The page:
Successful reporting of an OSSTMM audit shows an actual measurement of security and loss controls. Misrepresentation of results in reporting will lead to fraudulent verifications and the end effect of a different, actual security level. For this, the auditor must accept responsibility and hold limited liability for accuracy in reporting.

OSSTMM Security Tests

According to the manual, a valid OSSTMM Security test follows these guidelines:

# The test has been conducted thoroughly.
# The test includes all necessary channels.
# The posture for the test includes compliance to the highest of civil rights.
# The results are measurable in a quantifiable means.
# The results received are consistent and repeatable.
# The results contain only facts as derived from the tests themselves.

Using the OSSTMM

It is recommended you read through this manual once completely before putting it to practice. It aims to be a straight-forward tool for the implementation and documentation of a security test. Further assistance is available for those who need help in understanding and implementing this methodology at the [http://www.isecom.org/ ISECOM] website.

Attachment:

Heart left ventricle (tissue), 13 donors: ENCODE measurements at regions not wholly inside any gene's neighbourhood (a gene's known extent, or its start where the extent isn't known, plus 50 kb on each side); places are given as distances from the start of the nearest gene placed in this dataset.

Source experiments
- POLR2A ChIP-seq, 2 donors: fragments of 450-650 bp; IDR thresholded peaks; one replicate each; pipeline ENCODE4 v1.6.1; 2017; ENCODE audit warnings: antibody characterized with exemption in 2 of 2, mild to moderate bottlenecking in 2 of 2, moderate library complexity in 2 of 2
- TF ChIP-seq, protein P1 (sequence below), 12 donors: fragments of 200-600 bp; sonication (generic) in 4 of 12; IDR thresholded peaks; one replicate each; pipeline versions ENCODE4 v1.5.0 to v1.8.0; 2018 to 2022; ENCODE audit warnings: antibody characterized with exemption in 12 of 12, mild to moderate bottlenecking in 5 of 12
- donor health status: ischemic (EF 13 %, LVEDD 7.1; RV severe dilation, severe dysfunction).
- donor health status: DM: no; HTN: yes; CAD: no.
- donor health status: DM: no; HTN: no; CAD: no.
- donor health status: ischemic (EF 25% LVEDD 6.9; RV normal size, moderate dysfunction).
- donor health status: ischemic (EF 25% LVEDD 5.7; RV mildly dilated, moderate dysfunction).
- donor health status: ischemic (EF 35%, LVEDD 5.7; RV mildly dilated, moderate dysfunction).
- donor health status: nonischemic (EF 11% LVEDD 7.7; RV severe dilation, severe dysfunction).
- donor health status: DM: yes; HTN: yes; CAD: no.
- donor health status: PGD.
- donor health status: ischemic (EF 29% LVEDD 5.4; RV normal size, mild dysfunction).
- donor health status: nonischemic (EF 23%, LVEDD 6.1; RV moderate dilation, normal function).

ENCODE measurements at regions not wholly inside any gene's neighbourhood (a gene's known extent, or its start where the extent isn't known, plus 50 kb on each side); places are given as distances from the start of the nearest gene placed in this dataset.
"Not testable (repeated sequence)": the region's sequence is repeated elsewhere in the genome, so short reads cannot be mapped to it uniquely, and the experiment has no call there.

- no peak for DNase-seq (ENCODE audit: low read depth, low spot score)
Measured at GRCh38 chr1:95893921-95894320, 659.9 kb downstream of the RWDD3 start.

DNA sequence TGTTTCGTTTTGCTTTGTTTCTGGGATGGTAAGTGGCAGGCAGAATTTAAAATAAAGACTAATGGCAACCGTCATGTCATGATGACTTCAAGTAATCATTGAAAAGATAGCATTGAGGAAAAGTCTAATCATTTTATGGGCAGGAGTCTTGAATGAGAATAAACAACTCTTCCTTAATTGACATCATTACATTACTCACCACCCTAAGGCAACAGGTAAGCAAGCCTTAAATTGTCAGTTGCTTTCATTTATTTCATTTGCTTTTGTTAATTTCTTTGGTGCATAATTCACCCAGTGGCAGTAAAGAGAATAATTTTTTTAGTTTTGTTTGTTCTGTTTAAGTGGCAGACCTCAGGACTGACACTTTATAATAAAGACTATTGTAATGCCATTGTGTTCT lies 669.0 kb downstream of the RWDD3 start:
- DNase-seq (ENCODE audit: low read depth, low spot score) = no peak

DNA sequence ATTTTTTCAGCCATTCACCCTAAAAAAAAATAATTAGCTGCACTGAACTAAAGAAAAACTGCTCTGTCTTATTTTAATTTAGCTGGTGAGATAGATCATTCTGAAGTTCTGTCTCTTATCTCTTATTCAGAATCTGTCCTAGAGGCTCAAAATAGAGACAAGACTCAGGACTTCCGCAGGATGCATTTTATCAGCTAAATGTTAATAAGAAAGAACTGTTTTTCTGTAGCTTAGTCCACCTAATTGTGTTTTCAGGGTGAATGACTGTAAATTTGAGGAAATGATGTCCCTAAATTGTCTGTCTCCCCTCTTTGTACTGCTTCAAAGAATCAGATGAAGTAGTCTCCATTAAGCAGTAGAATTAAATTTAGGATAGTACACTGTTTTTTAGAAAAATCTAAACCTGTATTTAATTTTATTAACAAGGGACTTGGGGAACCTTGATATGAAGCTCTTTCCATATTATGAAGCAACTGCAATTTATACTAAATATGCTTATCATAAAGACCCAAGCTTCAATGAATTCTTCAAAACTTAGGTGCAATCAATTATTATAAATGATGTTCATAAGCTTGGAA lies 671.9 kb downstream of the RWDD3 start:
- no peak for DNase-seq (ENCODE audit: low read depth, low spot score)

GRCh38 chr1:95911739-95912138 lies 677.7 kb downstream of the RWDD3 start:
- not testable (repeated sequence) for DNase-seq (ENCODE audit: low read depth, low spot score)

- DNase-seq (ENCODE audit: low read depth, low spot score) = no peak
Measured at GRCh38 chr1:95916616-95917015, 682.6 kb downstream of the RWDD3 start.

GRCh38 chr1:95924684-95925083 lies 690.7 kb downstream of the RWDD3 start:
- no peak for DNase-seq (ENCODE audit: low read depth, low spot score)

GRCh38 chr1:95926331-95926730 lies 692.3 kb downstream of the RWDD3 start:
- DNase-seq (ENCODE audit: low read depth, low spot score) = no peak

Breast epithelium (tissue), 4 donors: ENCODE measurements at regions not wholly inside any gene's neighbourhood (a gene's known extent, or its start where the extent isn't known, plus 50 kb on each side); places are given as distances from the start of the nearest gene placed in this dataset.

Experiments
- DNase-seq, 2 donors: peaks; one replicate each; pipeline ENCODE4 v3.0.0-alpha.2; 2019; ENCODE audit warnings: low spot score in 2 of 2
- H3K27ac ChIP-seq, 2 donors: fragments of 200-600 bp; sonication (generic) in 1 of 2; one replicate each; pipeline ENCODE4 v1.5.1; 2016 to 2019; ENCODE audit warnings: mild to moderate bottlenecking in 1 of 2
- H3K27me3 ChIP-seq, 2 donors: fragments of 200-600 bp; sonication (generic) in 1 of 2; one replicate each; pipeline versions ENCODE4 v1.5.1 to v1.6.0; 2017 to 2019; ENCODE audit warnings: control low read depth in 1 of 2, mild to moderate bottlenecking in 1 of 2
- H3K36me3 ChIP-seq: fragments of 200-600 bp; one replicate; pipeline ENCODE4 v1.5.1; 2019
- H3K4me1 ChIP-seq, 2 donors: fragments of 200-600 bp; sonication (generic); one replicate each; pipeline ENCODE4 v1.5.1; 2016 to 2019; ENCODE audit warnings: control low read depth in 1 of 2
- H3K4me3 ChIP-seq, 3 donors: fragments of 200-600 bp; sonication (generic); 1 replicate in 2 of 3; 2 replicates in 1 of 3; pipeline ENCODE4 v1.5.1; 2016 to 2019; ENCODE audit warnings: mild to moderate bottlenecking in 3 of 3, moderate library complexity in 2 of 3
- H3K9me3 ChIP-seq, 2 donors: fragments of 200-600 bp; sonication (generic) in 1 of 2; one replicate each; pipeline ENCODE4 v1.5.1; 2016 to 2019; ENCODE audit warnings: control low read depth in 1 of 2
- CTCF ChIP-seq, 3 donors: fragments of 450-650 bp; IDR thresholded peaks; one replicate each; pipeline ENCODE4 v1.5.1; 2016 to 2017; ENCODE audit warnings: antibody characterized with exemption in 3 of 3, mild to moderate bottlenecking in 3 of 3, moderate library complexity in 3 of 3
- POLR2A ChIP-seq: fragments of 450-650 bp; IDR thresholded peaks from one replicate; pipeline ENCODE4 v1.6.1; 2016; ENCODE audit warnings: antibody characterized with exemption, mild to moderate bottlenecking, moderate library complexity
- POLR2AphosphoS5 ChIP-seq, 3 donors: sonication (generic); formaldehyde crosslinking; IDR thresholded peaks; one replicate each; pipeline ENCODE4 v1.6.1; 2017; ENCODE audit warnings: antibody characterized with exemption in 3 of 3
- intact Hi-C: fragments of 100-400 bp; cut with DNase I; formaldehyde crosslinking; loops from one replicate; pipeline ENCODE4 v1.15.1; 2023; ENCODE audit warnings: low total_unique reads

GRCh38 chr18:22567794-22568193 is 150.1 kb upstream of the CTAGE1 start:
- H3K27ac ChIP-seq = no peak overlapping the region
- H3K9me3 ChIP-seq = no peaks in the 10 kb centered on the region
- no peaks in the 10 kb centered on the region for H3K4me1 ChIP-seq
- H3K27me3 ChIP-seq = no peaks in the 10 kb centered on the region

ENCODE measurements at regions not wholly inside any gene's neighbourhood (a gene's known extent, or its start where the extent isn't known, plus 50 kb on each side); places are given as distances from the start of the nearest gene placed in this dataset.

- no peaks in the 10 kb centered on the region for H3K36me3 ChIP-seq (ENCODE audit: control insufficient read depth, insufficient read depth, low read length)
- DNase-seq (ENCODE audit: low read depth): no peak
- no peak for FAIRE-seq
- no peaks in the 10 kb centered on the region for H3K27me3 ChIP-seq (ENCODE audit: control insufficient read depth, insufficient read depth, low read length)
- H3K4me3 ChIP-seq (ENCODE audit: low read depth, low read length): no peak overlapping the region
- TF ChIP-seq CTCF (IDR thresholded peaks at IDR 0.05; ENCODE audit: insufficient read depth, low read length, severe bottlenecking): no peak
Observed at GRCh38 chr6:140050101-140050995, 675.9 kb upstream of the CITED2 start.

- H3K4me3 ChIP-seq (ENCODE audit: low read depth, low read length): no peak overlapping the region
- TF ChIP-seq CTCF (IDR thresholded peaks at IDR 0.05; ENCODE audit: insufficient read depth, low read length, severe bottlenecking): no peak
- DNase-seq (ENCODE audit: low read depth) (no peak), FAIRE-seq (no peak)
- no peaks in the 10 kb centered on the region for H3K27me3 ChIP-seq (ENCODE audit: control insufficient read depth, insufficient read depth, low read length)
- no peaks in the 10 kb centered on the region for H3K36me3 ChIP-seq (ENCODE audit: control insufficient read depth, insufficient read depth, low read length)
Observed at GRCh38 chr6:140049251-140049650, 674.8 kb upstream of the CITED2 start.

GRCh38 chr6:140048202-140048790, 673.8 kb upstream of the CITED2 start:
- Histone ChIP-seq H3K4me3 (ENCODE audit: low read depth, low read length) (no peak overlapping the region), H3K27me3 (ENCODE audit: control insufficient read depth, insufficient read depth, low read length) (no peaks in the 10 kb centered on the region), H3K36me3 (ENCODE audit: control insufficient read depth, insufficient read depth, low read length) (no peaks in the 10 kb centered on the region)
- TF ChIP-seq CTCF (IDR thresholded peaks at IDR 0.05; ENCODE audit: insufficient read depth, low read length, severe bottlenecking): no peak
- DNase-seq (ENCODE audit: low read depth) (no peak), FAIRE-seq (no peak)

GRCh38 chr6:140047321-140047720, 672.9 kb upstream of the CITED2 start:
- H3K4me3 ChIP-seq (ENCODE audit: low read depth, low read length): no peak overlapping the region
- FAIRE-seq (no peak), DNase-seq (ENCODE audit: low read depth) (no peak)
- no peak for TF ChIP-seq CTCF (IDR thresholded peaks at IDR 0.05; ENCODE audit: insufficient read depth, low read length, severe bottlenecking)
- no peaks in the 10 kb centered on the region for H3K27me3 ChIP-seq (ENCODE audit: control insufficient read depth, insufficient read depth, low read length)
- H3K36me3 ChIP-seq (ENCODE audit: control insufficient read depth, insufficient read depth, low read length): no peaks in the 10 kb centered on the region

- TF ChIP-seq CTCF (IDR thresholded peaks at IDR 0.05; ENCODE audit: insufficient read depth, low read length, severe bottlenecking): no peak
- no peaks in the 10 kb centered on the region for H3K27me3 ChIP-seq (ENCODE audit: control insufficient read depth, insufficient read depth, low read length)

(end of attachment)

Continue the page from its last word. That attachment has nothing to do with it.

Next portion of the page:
Certification & Training

ISECOM, the caretakers of the manual, provide professional certifications for network security testers (OPST), network security analysts (OPSA) and wireless security analysts ( [http://www.owse.org OWSE] ). These certifications require applied knowledge and skills to pass which better differentiates between those who can walk the walk and those who can only talk the talk. Both the OPST and OPSA have become requirements for many countries to provide government security tests, audits, and penetration tests. Unlike other certifications in the hacking genre, the certified Professional Security Testers and Analysts had to prove the ability to apply their skills efficiently and with exactness. This level of preciseness under time pressure means losing bad habits, working with formal methods, and applying formal verification to get factual results. For this reason, those who are OSSTMM certified are finding themselves more readily employed than those with other penetration testing certifications in many fields even outside of ITFact|date=September 2007.

The OSSTMM has been re-developed into everything from security policies to lessons for [http://www.hackerhighschool.org High Schoolers] . With its unique, straight-forward approach to fact finding, the OSSTMM is even being used to test business processes for weaknesses where fraud, money laundering, and other types of crime can penetrate.

Links

* [http://www.osstmm.org OSSTMM Open Source Security Testing Methodology Manual]